Home prices in the U.S. continued to climb in May, but New York City and other cities that thrived in the post-recession months are seeing far less growth.
Over a 12-month period ending in May, the S&P/Case-Shiller Home Price Index rose 5 percent for the entire nation, the Wall Street Journal reported. But price growth in New York City slowed from April to May, increasing by only 0.3 percent. Aside from San Francisco, which only saw a 0.1 percent jump in home prices, New York saw the smallest increase of the 20 cities surveyed by S&P Dow Jones Indices. For the year ending in May, New York only saw a 2 percent increase in home prices, the smallest increase of the 20 cities.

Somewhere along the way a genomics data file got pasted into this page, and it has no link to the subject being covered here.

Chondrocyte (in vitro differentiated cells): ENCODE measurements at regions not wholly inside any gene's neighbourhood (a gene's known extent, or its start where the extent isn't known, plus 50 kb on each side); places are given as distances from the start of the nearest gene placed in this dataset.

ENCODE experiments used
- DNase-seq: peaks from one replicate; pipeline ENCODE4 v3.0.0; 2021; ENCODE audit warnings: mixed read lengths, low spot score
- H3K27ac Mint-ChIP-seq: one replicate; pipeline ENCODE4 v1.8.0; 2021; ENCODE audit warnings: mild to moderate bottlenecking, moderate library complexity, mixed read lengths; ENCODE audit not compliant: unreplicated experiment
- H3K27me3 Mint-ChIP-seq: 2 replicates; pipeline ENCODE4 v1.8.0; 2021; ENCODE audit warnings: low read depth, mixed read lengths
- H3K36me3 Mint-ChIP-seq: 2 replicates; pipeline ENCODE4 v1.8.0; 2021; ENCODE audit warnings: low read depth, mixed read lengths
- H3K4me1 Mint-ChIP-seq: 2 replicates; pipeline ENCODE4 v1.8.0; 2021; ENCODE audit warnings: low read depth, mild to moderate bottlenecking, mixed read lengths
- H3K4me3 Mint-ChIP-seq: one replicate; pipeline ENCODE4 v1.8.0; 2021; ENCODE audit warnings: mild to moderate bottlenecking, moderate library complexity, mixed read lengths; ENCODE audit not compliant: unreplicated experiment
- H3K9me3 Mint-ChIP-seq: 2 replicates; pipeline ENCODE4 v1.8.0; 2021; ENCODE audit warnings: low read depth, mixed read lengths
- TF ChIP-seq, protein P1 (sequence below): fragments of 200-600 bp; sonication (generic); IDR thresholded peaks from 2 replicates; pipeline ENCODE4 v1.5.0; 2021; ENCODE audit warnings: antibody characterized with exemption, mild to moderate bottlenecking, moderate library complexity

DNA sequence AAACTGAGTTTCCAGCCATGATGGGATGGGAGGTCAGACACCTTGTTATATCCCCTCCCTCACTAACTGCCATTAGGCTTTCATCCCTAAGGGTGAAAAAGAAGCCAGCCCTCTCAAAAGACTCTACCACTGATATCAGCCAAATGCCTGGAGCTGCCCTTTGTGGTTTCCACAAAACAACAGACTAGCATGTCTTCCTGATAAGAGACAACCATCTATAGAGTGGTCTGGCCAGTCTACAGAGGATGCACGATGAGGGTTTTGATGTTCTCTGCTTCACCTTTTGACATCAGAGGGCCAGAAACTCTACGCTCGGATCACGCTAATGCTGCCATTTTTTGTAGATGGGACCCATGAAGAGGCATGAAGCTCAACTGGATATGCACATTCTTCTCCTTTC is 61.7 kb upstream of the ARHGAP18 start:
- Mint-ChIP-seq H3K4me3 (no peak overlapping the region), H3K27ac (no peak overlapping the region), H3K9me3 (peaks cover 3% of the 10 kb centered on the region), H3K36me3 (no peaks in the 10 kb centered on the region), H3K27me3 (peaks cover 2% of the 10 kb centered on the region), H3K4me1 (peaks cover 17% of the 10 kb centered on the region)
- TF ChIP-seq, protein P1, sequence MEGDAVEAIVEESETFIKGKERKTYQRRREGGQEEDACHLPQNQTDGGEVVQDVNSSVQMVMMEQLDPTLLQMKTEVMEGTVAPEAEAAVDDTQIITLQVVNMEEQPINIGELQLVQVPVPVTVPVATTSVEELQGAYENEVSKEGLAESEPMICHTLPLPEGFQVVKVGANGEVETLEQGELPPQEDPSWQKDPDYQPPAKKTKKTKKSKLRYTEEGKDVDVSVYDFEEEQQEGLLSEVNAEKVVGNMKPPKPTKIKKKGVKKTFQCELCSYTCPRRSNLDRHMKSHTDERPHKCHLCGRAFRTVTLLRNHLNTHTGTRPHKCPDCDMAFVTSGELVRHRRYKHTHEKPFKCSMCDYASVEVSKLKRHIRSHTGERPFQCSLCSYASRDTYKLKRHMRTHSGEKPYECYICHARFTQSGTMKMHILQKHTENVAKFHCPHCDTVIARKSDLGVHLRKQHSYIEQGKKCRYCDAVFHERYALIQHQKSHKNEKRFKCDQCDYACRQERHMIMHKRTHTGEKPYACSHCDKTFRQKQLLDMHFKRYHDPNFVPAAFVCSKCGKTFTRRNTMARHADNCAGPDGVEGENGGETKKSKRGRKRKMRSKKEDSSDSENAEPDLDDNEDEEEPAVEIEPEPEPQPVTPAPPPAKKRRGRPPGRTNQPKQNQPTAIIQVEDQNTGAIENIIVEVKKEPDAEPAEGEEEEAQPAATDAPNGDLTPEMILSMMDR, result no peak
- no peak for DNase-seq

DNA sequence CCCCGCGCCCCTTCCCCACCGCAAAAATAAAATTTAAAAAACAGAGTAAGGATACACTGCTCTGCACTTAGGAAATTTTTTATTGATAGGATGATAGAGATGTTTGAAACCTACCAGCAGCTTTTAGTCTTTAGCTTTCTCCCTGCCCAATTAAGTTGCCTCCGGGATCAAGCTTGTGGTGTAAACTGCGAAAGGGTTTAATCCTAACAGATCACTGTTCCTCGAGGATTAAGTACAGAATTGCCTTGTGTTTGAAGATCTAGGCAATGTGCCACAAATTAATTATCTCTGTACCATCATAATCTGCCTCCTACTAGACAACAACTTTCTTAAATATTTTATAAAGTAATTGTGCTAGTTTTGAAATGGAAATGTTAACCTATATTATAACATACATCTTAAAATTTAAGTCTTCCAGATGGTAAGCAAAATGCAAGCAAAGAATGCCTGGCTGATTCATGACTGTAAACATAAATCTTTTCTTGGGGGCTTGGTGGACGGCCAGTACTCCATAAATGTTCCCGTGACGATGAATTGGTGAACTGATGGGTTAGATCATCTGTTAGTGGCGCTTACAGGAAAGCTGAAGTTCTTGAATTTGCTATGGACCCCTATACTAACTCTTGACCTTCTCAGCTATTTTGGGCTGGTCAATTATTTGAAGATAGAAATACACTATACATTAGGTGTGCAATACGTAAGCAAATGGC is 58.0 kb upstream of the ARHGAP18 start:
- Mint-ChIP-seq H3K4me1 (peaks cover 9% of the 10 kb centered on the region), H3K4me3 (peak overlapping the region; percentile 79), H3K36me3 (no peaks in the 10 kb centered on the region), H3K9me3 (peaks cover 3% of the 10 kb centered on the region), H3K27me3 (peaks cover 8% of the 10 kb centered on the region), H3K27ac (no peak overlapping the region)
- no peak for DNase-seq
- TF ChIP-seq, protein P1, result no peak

“When home prices began to recover, New York and Washington saw steady price growth,” David Blitzer, managing director at S&P Dow Jones, said in a statement. “Now both are among the weakest areas in the country.”
Meanwhile, the hottest markets included Portland, Ore., which saw a 12.5 percent year-over-year increase; Seattle, which experienced a 10.7 percent price increase; and Denver, which had a 9.5 percent increase. [WSJ] — Kathryn Brenzel